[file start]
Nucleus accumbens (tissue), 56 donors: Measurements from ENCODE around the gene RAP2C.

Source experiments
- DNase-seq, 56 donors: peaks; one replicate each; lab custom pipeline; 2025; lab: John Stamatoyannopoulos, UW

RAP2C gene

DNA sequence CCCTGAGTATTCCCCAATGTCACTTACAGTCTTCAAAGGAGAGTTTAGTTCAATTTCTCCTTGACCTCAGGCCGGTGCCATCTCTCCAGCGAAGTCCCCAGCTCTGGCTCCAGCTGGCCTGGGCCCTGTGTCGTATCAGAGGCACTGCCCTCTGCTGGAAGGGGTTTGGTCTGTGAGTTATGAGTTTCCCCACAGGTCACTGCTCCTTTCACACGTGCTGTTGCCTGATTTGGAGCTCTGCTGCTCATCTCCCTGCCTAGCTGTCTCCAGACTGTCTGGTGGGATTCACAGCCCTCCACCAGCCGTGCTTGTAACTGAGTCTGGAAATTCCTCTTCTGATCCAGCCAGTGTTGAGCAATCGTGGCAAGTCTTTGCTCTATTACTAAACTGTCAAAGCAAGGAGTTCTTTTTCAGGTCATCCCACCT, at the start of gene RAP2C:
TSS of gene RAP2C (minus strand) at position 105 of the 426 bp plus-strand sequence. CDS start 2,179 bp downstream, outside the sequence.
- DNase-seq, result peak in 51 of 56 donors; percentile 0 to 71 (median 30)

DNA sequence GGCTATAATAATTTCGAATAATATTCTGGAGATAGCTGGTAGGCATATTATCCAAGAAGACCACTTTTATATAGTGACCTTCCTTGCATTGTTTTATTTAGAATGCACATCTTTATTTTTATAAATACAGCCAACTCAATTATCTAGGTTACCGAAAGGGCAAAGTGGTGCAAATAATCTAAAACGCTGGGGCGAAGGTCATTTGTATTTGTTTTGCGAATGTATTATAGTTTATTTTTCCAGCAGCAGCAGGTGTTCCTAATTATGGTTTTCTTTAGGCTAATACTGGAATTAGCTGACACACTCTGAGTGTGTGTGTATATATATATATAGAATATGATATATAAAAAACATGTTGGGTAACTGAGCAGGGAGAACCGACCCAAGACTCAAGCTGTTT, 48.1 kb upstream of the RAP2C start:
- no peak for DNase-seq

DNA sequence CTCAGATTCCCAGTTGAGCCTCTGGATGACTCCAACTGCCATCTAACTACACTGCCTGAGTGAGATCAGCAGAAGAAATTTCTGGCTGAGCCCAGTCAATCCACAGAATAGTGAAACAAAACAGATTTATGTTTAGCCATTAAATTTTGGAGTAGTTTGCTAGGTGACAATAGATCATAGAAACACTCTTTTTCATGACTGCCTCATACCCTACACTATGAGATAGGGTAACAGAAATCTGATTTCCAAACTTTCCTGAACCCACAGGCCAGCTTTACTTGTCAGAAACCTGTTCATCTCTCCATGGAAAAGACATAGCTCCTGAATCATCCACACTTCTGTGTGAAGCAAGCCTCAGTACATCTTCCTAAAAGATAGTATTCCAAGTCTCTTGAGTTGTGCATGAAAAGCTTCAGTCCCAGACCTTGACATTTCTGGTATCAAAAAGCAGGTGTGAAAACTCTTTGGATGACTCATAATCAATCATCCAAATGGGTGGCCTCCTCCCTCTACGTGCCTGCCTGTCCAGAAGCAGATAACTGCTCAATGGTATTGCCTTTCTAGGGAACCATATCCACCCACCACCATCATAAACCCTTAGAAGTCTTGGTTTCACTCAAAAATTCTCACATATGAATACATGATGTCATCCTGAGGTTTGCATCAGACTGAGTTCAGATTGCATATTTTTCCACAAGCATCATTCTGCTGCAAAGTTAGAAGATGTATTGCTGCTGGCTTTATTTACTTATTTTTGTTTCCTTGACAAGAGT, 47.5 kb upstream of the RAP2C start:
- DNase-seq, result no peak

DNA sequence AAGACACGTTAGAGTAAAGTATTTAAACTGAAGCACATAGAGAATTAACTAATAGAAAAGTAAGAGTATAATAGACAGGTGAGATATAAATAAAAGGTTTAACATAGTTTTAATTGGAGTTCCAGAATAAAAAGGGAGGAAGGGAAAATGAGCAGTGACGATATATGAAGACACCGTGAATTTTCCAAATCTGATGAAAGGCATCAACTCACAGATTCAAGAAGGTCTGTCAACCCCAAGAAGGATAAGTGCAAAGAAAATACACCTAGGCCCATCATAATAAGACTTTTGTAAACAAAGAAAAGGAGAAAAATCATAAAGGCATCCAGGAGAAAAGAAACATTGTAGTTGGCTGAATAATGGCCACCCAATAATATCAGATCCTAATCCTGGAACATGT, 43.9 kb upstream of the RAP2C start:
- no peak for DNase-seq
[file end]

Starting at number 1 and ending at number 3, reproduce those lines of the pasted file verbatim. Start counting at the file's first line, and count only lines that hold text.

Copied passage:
Nucleus accumbens (tissue), 56 donors: Measurements from ENCODE around the gene RAP2C.

Source experiments
- DNase-seq, 56 donors: peaks; one replicate each; lab custom pipeline; 2025; lab: John Stamatoyannopoulos, UW